Anacapa Island

Anacapa Island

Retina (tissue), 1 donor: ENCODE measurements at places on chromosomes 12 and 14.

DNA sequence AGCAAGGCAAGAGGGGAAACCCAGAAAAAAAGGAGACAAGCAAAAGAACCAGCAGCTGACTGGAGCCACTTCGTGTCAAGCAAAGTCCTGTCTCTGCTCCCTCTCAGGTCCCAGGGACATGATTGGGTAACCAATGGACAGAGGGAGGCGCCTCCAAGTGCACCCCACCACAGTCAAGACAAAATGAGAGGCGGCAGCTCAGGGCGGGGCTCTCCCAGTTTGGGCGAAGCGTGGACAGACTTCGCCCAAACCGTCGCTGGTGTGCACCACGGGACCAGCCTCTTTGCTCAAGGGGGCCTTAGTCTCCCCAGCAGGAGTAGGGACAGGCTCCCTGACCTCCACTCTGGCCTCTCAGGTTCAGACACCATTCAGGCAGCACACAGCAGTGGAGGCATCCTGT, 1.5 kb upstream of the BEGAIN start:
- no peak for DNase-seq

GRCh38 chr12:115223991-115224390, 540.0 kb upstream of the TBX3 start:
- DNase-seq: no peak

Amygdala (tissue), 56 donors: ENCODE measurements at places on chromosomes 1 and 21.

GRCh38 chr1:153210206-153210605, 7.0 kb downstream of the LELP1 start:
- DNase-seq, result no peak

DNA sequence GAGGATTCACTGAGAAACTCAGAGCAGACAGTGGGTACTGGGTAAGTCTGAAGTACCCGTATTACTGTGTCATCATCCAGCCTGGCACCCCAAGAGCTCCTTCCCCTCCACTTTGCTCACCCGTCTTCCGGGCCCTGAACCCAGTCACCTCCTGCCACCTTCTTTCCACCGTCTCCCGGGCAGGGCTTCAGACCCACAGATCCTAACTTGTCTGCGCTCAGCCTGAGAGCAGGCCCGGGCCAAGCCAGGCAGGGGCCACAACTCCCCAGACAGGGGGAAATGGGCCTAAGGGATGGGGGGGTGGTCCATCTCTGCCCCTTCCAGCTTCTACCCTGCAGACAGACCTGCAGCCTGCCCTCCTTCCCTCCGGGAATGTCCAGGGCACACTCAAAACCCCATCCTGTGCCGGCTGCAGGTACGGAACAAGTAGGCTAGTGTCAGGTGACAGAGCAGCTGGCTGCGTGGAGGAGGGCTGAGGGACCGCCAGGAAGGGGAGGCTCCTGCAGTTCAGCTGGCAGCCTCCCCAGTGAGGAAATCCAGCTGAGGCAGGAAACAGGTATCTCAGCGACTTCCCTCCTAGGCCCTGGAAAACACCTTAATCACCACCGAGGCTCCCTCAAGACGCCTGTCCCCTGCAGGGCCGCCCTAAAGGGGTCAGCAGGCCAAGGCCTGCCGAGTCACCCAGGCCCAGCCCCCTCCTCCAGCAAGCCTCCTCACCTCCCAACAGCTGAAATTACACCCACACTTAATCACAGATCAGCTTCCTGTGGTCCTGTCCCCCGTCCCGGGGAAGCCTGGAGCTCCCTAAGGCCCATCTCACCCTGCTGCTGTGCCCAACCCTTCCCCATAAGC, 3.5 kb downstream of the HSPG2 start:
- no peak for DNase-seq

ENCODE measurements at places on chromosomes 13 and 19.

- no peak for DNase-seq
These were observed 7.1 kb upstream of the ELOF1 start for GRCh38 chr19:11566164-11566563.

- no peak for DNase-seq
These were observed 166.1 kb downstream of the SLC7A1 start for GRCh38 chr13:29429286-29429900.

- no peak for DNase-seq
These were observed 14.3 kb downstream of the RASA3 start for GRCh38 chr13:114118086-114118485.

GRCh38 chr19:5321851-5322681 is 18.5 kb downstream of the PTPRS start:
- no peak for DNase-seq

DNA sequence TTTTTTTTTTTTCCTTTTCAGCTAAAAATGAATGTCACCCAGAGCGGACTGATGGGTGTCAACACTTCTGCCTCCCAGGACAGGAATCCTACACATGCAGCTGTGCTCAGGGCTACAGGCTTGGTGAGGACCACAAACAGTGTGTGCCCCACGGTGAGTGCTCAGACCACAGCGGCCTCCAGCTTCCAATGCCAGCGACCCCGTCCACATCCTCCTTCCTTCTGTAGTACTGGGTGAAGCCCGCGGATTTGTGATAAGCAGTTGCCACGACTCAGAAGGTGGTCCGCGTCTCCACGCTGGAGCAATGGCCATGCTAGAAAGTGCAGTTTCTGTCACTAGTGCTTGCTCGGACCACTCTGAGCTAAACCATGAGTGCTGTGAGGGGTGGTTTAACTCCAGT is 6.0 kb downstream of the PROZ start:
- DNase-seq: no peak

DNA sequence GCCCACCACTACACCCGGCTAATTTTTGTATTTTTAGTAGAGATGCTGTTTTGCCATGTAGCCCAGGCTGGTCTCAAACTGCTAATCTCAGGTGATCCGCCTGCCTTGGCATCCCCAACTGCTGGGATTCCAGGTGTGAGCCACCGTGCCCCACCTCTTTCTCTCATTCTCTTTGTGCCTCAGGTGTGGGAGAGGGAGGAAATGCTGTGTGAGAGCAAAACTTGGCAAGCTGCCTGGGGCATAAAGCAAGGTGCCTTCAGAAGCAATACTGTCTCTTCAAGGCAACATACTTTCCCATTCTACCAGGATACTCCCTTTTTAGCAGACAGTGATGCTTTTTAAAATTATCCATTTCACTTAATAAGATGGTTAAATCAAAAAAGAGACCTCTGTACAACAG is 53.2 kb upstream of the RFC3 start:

Anacapa Island is a small volcanic island located about 11 miles off the coast of Port Hueneme, California, in Ventura County. The island is composed of a series of narrow islets 6 mi long, oriented generally east-west and 5 mi east of Santa Cruz Island. It is the only one of the Channel Islands to have a non-Spanish-derived name. Anacapa comes from the Chumash word Ennepah or Anyapakh, meaning "mirage island". Anacapa is actually 3 islets – East, Middle and West Anacapa. Only East Anacapa is open to visitors. The other two islets are closed giving free reign to wildlife. The island doesn't have a beach, only cliffs ascending from the ocean. Anacapa Island is the perfect place for a half-day, one-day, or short overnight camping trip. If you have time to visit just one island, this may be the place. As with all the Channel Islands, visiting Anacapa Island is an exercise in preparation and self-reliance. Since there are no services on the islands, there are no remedies for poor planning once you have arrived. Interpretive Programs On days that the concessionaire boats run to the islands, guided hikes may be offered by national park volunteers or concessionaire naturalists. If they are not available to lead hikes, self-guided interpretive trail booklets are available. Hikes generally begin 30 minutes after Island Packers boats arrive on the island. During the spring and summer, Channel Islands Live programs are offered where park rangers with special microphone-equipped dive masks and underwater video cameras descend into towering kelp forests and interact with you on this virtual underwater hike. Hiking  --  MAP Although hiking options are limited with only two miles of trails, the scenery is unmatched. Except for the staircase to the top of the island, the figure eight-shaped trail system is relatively flat and easy while meandering over gentle slopes to dramatic overlooks, magnificent coastal views, and the last permanent lighthouse built on the West Coast. Hikers must stay on trails to protect fragile vegetation and nesting seabirds and for visitor safety. Middle Anacapa and West Anacapa are not open to hiking. They are set aside for the island wildlife except for Frenchys Cove on West Anacapa that can be reached only by boat. Camping Primitive camping is available (seven sites; $15 per night per site; reservations required). Picnic table, food storage box, and pit toilet are provided. No water is available. Distance from landing to campground is one-half mile and includes a 157-stair climb. Watersports Ideal place for swimming, diving, snorkeling, and kayaking, but there are no lifeguards on the island. Since Anacapa is a cliff island, access to the water is only at the Landing Cove on East Anacapa via a dock. There are no other accessible beaches unless you have a watercraft. Excellent watersports can be experienced at the Landing Cove. The underwater visibility is usually very good and the water is teeming with life since it is located within a marine reserve. Kayaking east towards Arch Rock or west towards Cathedral Cove provides great wildlife viewing, sea caves, and arches. Fishing No fishing is allowed within the marine reserve that is located on the north side of Anacapa Island, including in the the Landing Cove. Also, no fishing is allowed (except for commercial and recreational lobster and pelagic finfish) in the marine conservation area on the north side of West Anacapa Island. Fishing is allowed outside these marine protected areas. To fish in Channel Islands National Park,m possession of a valid California state fishing license with an ocean enhancement stamp is required and all California Department of Fish and Game regulations apply. Wildlife/Wildflower Viewing There is excellent wildlife viewing on Anacapa. A variety of seabirds can be seen throughout the year, including brown pelicans, cormorants, pigeon guillemots, and western gulls (gull nesting and chicks can be observed from the end of April through July). Seals and sea lions may also be viewed from Pinniped Point, Cathedral Cove, and the boat. During a normal year of rainfall, wildflowers are best viewed in late winter and spring. The brilliant yellow coreopsis flowers usually peak between late January and March. In addition, some plants like gumplant, buckwheat, poppies, and verbena continue to bloom during the summer. The only accessible site on Anacapa Island for tidepooling is at Frenchys Cove on West Anacapa Island. A limited number of trips are offered throughout the year by Island Packers.There is no access to Frenchys Cove or any other tidepools from East Anacapa.